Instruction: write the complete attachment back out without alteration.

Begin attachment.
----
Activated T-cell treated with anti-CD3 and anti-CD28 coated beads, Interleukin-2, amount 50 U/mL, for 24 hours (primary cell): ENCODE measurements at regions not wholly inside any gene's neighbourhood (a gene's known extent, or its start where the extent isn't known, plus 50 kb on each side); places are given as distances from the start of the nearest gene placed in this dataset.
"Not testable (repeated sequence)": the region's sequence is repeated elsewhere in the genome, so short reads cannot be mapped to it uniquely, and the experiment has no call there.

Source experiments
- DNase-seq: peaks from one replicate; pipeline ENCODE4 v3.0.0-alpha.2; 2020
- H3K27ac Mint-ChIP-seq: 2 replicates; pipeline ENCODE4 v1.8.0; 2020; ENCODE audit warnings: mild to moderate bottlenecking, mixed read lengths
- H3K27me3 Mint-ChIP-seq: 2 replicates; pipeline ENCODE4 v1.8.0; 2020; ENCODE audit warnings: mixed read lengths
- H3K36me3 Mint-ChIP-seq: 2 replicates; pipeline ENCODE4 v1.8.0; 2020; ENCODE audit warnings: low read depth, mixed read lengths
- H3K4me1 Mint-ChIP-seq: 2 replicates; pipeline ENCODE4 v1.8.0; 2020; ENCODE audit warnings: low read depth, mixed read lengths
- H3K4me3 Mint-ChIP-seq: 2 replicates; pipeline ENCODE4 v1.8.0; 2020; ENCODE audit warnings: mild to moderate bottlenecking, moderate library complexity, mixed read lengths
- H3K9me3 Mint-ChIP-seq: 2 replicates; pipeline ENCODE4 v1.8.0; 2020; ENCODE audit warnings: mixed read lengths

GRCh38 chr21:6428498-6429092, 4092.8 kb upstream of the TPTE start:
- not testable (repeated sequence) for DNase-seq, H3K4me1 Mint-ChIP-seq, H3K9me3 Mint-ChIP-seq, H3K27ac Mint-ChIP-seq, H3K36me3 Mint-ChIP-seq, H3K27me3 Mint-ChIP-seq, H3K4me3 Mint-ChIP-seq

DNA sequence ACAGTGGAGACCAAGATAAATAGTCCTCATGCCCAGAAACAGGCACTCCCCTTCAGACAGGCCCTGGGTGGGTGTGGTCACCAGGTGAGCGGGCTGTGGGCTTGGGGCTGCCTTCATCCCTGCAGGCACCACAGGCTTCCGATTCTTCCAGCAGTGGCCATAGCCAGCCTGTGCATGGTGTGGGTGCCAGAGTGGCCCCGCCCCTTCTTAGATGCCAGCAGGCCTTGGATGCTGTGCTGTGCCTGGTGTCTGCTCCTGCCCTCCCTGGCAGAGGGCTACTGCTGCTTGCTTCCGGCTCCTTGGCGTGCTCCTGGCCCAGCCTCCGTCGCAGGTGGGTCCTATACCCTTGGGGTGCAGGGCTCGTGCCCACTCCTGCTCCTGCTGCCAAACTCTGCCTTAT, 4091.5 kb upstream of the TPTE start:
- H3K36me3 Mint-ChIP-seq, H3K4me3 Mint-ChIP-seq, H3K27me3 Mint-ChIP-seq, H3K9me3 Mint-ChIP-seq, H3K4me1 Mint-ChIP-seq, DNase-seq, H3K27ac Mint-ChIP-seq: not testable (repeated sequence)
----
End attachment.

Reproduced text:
Activated T-cell treated with anti-CD3 and anti-CD28 coated beads, Interleukin-2, amount 50 U/mL, for 24 hours (primary cell): ENCODE measurements at regions not wholly inside any gene's neighbourhood (a gene's known extent, or its start where the extent isn't known, plus 50 kb on each side); places are given as distances from the start of the nearest gene placed in this dataset.
"Not testable (repeated sequence)": the region's sequence is repeated elsewhere in the genome, so short reads cannot be mapped to it uniquely, and the experiment has no call there.

Source experiments
- DNase-seq: peaks from one replicate; pipeline ENCODE4 v3.0.0-alpha.2; 2020
- H3K27ac Mint-ChIP-seq: 2 replicates; pipeline ENCODE4 v1.8.0; 2020; ENCODE audit warnings: mild to moderate bottlenecking, mixed read lengths
- H3K27me3 Mint-ChIP-seq: 2 replicates; pipeline ENCODE4 v1.8.0; 2020; ENCODE audit warnings: mixed read lengths
- H3K36me3 Mint-ChIP-seq: 2 replicates; pipeline ENCODE4 v1.8.0; 2020; ENCODE audit warnings: low read depth, mixed read lengths
- H3K4me1 Mint-ChIP-seq: 2 replicates; pipeline ENCODE4 v1.8.0; 2020; ENCODE audit warnings: low read depth, mixed read lengths
- H3K4me3 Mint-ChIP-seq: 2 replicates; pipeline ENCODE4 v1.8.0; 2020; ENCODE audit warnings: mild to moderate bottlenecking, moderate library complexity, mixed read lengths
- H3K9me3 Mint-ChIP-seq: 2 replicates; pipeline ENCODE4 v1.8.0; 2020; ENCODE audit warnings: mixed read lengths

GRCh38 chr21:6428498-6429092, 4092.8 kb upstream of the TPTE start:
- not testable (repeated sequence) for DNase-seq, H3K4me1 Mint-ChIP-seq, H3K9me3 Mint-ChIP-seq, H3K27ac Mint-ChIP-seq, H3K36me3 Mint-ChIP-seq, H3K27me3 Mint-ChIP-seq, H3K4me3 Mint-ChIP-seq

DNA sequence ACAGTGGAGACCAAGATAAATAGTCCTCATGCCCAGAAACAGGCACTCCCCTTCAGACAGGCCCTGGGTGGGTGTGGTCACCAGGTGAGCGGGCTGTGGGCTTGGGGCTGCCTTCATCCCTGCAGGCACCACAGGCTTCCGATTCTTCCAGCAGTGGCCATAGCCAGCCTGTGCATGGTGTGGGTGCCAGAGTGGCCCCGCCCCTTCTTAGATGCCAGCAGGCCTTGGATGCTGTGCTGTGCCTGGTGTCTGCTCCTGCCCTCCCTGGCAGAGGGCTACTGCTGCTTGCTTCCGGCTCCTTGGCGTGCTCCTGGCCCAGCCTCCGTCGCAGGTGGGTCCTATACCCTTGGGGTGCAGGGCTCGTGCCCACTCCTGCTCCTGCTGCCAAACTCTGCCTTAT, 4091.5 kb upstream of the TPTE start:
- H3K36me3 Mint-ChIP-seq, H3K4me3 Mint-ChIP-seq, H3K27me3 Mint-ChIP-seq, H3K9me3 Mint-ChIP-seq, H3K4me1 Mint-ChIP-seq, DNase-seq, H3K27ac Mint-ChIP-seq: not testable (repeated sequence)